The Oxford Sustainable Finance Group undertakes pioneering multidisciplinary research. We seek to deeply understand the challenges and opportunities across different areas of sustainable finance. As researchers, we have both the privilege and the responsibility to think about these issues profoundly and over the long-term.
Our research is always forward-looking. We don't focus on documenting the past or replicating research that is easily done from within financial institutions. We don't think that the genuinely interesting questions in sustainable finance reside largely in the regression analysis of ESG scores and the financial performance of US listed securities. Nor do we think that the scope of sustainable finance research should be limited to private financial institutions in a limited number of contexts. We draw on a range of disciplines and traditions, as well as methods and technologies. In other words, we aren't hammers and we don't just see nails. We also always have a preference for transparency and creating public goods and as a result we also don't do black boxes.
As a result of our scale, networks, reputation, and experience, we are uniquely placed to identify the important research questions and to turn our research into real change that actually improves the efficacy of sustainable finance, whether that is through changes in financial practice, policy, supervision, or client demand.
We have research clusters to develop and nurture deep capabilities in four specific areas: climate and environment analytics, stranded assets and transition finance, spatial finance, and machine learning and data science. Researchers and research students operate in one or more clusters, while working in multidisciplinary project or programme teams across the Group. We also have several special initiatives that we have created independently or with other organisations. These are not the limits of our work and you can find out more, including about how to work with us, by contacting the Director, Dr Ben Caldecott.
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Projects, programmes, and special initiatives
The UK Centre for Greening Finance and Investment (CGFI) is a national centre set up to accelerate the adoption and use of climate and environmental data and analytics by financial institutions. We are a multidisciplinary team with a track record of delivering high-impact research, tools, analytics, and information relevant to a range of financial institution needs.
The UK Transition Plan Taskforce (TPT) was launched by HM Treasury to develop a gold standard for climate transition plans. The TPT’s work will help to drive decarbonisation by ensuring that financial institutions and companies prepare rigorous plans to achieve net zero and support efforts to tackle greenwashing.
Established to bring together research capabilities in space, data science, and financial services to make them greater than the sum of their parts. The Initiative is designed to be a funnel, undertaking and coordinating world-leading academic research and channelling these into real-world finance-related applications.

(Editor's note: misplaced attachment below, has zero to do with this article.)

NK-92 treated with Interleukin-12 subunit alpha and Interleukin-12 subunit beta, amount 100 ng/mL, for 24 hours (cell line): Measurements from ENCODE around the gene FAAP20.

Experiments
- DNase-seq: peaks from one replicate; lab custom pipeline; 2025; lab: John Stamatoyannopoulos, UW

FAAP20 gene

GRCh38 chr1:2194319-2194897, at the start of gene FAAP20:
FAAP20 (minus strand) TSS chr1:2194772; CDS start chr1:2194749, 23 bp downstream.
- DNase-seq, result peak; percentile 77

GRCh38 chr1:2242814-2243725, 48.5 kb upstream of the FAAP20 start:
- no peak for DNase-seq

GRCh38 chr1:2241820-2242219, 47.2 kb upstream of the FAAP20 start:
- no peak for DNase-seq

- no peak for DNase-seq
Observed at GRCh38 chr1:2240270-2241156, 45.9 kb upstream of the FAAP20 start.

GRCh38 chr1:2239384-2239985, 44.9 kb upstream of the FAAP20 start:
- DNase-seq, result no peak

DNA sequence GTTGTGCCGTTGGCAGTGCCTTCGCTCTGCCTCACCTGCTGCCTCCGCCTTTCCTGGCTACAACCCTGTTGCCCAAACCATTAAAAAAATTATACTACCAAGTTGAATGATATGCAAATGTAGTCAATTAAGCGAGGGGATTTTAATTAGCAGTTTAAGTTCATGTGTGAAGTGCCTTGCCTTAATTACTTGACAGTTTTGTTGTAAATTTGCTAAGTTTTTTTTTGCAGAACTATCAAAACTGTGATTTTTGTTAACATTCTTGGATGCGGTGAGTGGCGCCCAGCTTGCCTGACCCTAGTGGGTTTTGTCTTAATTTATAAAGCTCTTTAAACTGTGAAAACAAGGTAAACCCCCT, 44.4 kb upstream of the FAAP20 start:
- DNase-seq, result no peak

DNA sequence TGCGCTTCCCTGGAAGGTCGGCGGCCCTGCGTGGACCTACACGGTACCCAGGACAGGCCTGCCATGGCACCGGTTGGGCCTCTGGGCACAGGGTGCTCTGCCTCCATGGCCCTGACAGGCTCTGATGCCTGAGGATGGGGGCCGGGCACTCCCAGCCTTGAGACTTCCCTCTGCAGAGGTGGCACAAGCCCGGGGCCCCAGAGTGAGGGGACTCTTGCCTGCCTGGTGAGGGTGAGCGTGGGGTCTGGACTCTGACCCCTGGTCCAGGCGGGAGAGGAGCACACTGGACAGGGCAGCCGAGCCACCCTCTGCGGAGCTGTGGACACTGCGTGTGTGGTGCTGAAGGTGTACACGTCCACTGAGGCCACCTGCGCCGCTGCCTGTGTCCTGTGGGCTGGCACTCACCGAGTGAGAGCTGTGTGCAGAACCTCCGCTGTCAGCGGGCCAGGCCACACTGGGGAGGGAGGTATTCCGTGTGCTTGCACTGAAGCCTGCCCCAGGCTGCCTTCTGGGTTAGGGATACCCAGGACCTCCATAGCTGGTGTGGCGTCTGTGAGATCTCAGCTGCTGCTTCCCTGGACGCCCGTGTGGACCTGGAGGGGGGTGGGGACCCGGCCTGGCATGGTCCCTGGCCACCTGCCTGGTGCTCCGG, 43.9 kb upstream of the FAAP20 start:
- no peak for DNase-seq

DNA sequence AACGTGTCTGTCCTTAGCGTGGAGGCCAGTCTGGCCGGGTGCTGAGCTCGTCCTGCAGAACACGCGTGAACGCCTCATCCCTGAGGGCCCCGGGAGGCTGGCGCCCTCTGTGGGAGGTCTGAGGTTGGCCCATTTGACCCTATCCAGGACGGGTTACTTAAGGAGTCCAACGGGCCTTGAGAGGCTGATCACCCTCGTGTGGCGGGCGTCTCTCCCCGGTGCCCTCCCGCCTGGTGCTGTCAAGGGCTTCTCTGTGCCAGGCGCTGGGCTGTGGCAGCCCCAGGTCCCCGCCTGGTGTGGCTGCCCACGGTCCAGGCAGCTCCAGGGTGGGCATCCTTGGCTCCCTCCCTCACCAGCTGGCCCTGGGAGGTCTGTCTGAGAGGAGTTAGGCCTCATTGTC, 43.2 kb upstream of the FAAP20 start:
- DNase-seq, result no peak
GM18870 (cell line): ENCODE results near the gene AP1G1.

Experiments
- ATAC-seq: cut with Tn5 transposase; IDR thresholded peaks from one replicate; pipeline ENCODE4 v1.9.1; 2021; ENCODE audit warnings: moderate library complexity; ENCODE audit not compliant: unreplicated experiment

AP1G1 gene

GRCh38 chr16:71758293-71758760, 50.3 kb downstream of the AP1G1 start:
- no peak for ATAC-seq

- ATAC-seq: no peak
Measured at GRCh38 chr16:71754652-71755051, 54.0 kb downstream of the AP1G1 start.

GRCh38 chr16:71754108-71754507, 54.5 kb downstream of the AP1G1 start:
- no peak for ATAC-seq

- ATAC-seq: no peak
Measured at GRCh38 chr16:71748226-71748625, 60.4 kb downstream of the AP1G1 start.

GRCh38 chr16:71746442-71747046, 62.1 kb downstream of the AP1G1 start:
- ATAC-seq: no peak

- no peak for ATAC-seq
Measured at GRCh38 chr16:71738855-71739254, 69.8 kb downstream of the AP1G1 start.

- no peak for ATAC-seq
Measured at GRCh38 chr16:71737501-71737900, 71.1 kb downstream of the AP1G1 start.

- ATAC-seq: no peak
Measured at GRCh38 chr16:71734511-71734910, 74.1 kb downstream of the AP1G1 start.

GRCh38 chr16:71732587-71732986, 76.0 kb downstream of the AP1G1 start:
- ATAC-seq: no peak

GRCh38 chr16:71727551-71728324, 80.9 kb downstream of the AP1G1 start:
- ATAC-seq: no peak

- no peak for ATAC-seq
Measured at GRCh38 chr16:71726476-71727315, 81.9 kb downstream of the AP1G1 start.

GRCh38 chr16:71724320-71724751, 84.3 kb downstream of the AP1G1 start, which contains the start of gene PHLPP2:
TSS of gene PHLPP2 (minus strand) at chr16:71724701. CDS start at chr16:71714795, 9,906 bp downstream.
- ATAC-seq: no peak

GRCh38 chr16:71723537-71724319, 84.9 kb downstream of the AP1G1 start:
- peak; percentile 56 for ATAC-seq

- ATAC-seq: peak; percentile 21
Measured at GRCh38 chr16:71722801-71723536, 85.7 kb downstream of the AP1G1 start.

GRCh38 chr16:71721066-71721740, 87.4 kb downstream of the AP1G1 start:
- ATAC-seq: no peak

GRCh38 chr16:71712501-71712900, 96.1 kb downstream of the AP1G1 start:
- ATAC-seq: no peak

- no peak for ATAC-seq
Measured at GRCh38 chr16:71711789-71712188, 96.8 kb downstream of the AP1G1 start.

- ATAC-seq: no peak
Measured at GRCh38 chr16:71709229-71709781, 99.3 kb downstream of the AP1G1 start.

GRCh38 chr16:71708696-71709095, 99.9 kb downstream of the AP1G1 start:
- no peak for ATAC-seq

The Leverhulme Centre for Nature Recovery (LCNR) will draw on and consolidate the world-leading expertise of Oxford University and its partners to address the challenge of delivering effective and socially inclusive nature recovery at scale, in order to support goals of reversing national and global biodiversity decline by the end of this decade.
The Alliance was founded in 2017 by a network of global research universities in order to promote rigorous and highly impactful academic research on sustainable finance and investment.
Global Resilience Index Initiative (GRII) will provide reference data on climate and natural hazard risks to inform and protect populations and economies, particularly in emerging and developing countries, form a basis for mobilising the trillions of investment needed to meet the Paris goals on climate-resilient development. This information will be open, accessible to all using shared standards and consistent metrics at local to global scales.
Beginning with the energy sector, the Energy Transition Risk and Cost of Capital Project (ETRC) explores how to rebalance the cost of capital in favour of clean rather than polluting assets. The cost of capital is a critical transmission mechanism between the financial and real economies as it drives capital allocation. To shift capital flows across the global economy as part of the net-zero carbon transition, the cost of capital for dirty assets needs to increase substantially and it needs to fall for clean.
Our Sectoral data quality and integrity project (SDQI), co-hosted with the UK Centre for Greening Finance and Investment, analyses and provides sector-specific insight into the quality of greenhouse gas (GHG) emission data for use by financial institutions.